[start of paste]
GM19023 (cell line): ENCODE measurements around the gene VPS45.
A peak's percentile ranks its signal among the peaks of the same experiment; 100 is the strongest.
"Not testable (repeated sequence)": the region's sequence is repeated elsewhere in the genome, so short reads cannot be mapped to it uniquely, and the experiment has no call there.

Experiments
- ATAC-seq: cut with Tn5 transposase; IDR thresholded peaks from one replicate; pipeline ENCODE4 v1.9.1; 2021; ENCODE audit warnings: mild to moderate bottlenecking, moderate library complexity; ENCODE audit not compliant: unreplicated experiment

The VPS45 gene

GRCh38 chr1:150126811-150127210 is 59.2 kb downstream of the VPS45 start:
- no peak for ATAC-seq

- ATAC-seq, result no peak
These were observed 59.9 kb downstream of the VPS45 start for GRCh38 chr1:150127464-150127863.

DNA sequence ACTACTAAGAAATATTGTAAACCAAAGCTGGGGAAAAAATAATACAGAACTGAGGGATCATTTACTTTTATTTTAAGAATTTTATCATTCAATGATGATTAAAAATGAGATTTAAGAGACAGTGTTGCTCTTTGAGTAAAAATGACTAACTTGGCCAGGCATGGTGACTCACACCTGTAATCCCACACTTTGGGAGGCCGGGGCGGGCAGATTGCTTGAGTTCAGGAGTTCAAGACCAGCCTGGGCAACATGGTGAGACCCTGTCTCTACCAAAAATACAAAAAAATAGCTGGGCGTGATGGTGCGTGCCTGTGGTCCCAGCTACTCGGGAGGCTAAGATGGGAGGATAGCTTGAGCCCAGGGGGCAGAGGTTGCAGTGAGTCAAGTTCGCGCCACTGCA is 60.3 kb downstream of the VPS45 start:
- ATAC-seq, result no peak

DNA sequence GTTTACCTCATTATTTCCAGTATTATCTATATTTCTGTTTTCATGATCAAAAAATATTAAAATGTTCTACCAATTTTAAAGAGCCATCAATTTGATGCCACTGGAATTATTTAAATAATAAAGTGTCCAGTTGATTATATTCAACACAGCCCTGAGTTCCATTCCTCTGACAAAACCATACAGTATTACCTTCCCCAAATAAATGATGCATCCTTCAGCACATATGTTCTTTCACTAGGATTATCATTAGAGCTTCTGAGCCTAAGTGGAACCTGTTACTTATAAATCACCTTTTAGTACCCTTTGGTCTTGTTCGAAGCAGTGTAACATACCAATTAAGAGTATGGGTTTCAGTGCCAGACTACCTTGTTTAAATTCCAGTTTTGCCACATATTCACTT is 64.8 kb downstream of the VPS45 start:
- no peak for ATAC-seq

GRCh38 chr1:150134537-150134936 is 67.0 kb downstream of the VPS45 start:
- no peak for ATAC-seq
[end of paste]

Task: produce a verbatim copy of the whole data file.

GM19023 (cell line): ENCODE measurements around the gene VPS45.
A peak's percentile ranks its signal among the peaks of the same experiment; 100 is the strongest.
"Not testable (repeated sequence)": the region's sequence is repeated elsewhere in the genome, so short reads cannot be mapped to it uniquely, and the experiment has no call there.

Experiments
- ATAC-seq: cut with Tn5 transposase; IDR thresholded peaks from one replicate; pipeline ENCODE4 v1.9.1; 2021; ENCODE audit warnings: mild to moderate bottlenecking, moderate library complexity; ENCODE audit not compliant: unreplicated experiment

The VPS45 gene

GRCh38 chr1:150126811-150127210 is 59.2 kb downstream of the VPS45 start:
- no peak for ATAC-seq

- ATAC-seq, result no peak
These were observed 59.9 kb downstream of the VPS45 start for GRCh38 chr1:150127464-150127863.

DNA sequence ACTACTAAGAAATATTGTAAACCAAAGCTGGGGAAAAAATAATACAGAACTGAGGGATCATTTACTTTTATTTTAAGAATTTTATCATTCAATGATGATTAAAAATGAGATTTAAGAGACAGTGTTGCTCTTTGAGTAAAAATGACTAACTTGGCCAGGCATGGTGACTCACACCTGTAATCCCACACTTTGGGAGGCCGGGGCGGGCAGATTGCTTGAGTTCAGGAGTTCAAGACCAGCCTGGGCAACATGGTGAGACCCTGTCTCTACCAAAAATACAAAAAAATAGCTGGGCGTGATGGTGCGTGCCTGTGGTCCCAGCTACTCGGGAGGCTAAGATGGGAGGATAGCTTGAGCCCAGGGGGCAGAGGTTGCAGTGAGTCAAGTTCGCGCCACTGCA is 60.3 kb downstream of the VPS45 start:
- ATAC-seq, result no peak

DNA sequence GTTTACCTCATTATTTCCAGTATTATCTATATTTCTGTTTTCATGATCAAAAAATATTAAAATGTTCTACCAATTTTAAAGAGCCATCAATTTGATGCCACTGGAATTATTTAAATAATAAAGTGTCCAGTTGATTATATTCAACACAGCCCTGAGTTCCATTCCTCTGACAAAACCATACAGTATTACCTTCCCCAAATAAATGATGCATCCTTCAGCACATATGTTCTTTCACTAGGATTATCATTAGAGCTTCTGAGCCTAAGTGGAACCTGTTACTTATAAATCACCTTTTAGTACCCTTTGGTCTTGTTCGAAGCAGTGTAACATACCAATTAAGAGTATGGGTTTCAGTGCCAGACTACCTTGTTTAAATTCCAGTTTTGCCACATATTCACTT is 64.8 kb downstream of the VPS45 start:
- no peak for ATAC-seq

GRCh38 chr1:150134537-150134936 is 67.0 kb downstream of the VPS45 start:
- no peak for ATAC-seq